SILICATE MINERAL ALTERATION IN THE RHIZOSPHERE OF NORWAY SPRUCE IN THREE CATCHMENTS OF THE SLAVKOV FOREST, CZECH REPUBLIC
In this study, mesh bags containing 3 wt% of a silicate mineral, and quartz sand, were buried in spruce forest soils for five years. Three catchments were selected in the Slavkov Forest, Czech Republic, with different bedrock geology, serpentinite (K limited), leucogranite (Mg limited) and amphibolite (no limitations). The mesh bags were buried in three sites per catchment. The mesh size was 60 µm, which allowed fungal hyphae and bacteria to colonize the bags, but excluded direct plant-root contact with the minerals. This design allowed us to test the direct contribution of fungi and bacteria to weathering of six silicate minerals under naturally occurring K and Mg limitations.
Mineral grain surfaces were analyzed using scanning electron microscopy (SEM), energy dispersive x-ray spectroscopy (EDXS) and atomic force microscopy (AFM).
The preliminary microscopy study documented dissolution features such as etch pits, channels, and rounded edges of the minerals. AFM provided nanoscale morphology of a thin biolayer, bacterial, and fungal hyphal attachment on biotite and muscovite surfaces from all sites. SEM showed that all six minerals were extensively weathered from each catchment. EDXS was not able to provide information about chemical alterations of the surfaces. Macroscopically, mesh bags from the serpentinite and amphibolite sites have higher fungal biomass than those from the leucogranite site.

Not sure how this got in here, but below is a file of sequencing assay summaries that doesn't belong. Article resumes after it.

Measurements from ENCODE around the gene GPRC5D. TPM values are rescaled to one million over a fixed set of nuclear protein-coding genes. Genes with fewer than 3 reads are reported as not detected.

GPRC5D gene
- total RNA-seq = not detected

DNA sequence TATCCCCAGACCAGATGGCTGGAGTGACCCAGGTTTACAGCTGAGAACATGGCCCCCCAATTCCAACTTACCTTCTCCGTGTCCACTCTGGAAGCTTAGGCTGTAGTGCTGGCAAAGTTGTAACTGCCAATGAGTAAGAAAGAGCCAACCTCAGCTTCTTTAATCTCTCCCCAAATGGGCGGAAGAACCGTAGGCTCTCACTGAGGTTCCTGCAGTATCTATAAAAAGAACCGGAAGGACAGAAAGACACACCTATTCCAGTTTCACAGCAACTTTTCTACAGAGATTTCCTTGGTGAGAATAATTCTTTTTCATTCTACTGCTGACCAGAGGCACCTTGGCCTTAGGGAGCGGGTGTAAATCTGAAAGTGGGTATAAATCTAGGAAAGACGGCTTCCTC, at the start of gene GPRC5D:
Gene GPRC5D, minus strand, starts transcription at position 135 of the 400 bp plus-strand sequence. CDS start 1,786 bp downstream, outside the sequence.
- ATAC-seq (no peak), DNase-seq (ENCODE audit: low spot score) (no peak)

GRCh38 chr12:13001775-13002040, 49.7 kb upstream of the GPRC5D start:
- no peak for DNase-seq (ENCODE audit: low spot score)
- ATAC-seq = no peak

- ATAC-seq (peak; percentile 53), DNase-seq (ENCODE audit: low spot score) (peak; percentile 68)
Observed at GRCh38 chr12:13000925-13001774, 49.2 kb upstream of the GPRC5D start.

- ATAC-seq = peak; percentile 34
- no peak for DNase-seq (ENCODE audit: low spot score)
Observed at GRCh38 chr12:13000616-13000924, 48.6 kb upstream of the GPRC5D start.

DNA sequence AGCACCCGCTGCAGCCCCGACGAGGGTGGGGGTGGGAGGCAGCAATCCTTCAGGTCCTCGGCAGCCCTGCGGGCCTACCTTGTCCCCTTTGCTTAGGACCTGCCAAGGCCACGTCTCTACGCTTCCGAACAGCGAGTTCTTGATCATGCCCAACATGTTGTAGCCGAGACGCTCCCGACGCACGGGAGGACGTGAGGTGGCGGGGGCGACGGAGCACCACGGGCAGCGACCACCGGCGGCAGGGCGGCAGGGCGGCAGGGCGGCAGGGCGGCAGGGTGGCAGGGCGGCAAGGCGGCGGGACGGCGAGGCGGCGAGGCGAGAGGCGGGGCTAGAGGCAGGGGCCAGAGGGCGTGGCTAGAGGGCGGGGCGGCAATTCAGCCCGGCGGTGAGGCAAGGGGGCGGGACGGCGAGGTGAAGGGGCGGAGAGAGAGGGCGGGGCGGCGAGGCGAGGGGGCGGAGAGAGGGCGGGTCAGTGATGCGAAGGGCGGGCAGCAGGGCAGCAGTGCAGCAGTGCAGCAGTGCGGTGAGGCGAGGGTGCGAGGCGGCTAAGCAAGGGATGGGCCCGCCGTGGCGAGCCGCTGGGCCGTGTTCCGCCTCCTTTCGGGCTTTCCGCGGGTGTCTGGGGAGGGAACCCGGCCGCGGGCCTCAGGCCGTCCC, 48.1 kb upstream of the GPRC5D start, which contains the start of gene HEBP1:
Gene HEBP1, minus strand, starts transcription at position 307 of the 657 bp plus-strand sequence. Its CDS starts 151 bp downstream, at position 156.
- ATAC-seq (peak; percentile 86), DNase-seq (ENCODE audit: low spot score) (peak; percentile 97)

The extensive surface alterations of all grains cannot be explained by the observed fungal hyphal attachments and biological materials in the bags. Abiotic dissolution processes might dominate the alteration patterns after 5 years of incubation in the soils. In further studies, quantification of the amount of organic matter, microbial and fungal community, and alteration of the mineral surfaces at each site will be completed.